His approach to design and his aesthetics influenced Apple designer Jonathan Ive and many Apple products pay tribute to Rams's work for Braun, including Apple's iOS 6 calculator, which references the 1977 ET66 calculator, and prior to a redesign, the appearance of the playing screen in Apple's Podcast app mimicked the appearance of the Braun TG 60 reel-to-reel tape recorder. The iOS 7 world clock app closely mirrors Braun's clock and watch design, while the original iPod closely resembles the Braun T3 transistor radio. In Gary Hustwit's 2009 documentary film Objectified, Rams states that Apple is one of the few companies designing products according to his principles.

The designer Jasper Morrison has spoken of his grandfather's Rams designed Braun "Snow White's Coffin" being an "influence on [his] choice in becoming a designer."

"Good design" principles

Rams introduced the idea of sustainable development, and of obsolescence being a crime in design, in the 1970s. Accordingly, he asked himself the question: "Is my design a good design?" The answer he formed became the basis for his celebrated ten principles. According to him, "good design":

  1. is innovative – The possibilities for progression are not, by any means, exhausted. Technological development is always offering new opportunities for original designs. But imaginative design always develops in tandem with improving technology, and can never be an end in itself.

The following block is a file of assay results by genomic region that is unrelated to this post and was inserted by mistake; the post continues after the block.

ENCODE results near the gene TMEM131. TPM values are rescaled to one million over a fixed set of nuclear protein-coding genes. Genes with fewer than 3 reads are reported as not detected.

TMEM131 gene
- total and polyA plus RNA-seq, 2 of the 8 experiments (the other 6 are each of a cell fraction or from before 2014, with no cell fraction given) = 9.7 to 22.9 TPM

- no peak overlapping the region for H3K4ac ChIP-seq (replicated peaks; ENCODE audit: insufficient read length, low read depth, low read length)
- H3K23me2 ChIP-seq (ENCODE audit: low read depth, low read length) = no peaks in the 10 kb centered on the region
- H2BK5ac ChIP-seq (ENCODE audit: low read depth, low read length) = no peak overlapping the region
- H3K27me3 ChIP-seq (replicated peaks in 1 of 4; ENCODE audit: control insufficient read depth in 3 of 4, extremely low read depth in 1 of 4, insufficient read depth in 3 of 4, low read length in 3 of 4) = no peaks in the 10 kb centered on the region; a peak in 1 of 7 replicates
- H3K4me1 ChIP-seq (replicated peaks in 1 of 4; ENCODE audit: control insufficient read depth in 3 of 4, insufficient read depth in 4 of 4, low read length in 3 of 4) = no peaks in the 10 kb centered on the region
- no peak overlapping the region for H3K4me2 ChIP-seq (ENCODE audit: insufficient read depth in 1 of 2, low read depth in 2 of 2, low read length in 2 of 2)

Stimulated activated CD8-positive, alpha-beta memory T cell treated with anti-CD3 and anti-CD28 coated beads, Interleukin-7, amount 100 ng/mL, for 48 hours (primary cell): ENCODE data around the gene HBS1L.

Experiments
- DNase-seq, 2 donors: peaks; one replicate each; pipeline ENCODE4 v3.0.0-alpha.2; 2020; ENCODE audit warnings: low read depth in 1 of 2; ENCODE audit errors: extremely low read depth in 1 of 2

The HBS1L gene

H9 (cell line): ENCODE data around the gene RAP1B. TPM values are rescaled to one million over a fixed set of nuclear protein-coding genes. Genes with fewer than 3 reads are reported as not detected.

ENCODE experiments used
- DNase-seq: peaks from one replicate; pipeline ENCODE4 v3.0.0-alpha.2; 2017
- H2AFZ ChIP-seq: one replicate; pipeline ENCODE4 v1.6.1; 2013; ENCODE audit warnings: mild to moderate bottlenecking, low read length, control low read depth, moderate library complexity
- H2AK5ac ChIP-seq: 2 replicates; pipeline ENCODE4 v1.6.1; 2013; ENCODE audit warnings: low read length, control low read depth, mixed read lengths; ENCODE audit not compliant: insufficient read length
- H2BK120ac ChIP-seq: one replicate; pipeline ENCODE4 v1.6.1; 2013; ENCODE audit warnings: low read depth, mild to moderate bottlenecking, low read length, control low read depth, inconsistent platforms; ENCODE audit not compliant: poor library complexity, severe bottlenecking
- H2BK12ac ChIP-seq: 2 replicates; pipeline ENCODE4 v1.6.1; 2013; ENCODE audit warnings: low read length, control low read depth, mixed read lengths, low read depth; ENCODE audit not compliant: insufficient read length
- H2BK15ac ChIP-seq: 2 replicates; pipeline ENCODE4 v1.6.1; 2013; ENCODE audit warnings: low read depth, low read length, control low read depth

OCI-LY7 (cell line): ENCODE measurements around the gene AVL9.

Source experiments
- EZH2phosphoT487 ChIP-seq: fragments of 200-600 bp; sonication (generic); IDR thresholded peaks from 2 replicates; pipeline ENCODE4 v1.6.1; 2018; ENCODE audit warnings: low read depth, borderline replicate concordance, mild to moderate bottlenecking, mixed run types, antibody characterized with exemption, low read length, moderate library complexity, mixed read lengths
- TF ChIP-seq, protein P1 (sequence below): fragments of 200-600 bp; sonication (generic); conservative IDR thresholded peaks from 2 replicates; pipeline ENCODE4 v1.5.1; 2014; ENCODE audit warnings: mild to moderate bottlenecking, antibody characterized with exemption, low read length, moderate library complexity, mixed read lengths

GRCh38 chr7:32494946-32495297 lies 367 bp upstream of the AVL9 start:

2. makes a product useful – A product is bought to be used. It has to satisfy not only functional, but also psychological and aesthetic criteria. Good design emphasizes the usefulness of a product whilst disregarding anything that could detract from it.

  3. is aesthetic – The aesthetic quality of a product is integral to its usefulness because products are used every day and have an effect on people and their well-being. Only well-executed objects can be beautiful.

  4. makes a product understandable – It clarifies the product’s structure. Better still, it can make the product clearly express its function by making use of the user's intuition. At best, it is self-explanatory.

  5. is unobtrusive – Products fulfilling a purpose are like tools. They are neither decorative objects nor works of art. Their design should therefore be both neutral and restrained, to leave room for the user's self-expression.

  6. is honest – It does not make a product appear more innovative, powerful or valuable than it really is. It does not attempt to manipulate the consumer with promises that cannot be kept.

  7. is long-lasting – It avoids being fashionable and therefore never appears antiquated. Unlike fashionable design, it lasts many years – even in today's throwaway society.

  8. is thorough down to the last detail – Nothing must be arbitrary or left to chance. Care and accuracy in the design process show respect towards the consumer.

  9. is environmentally friendly – Design makes an important contribution to the preservation of the environment. It conserves resources and minimizes physical and visual pollution throughout the lifecycle of the product.

  10. is as little design as possible – Less, but better. Simple as possible but not simpler. Good design elevates the essential functions of a product.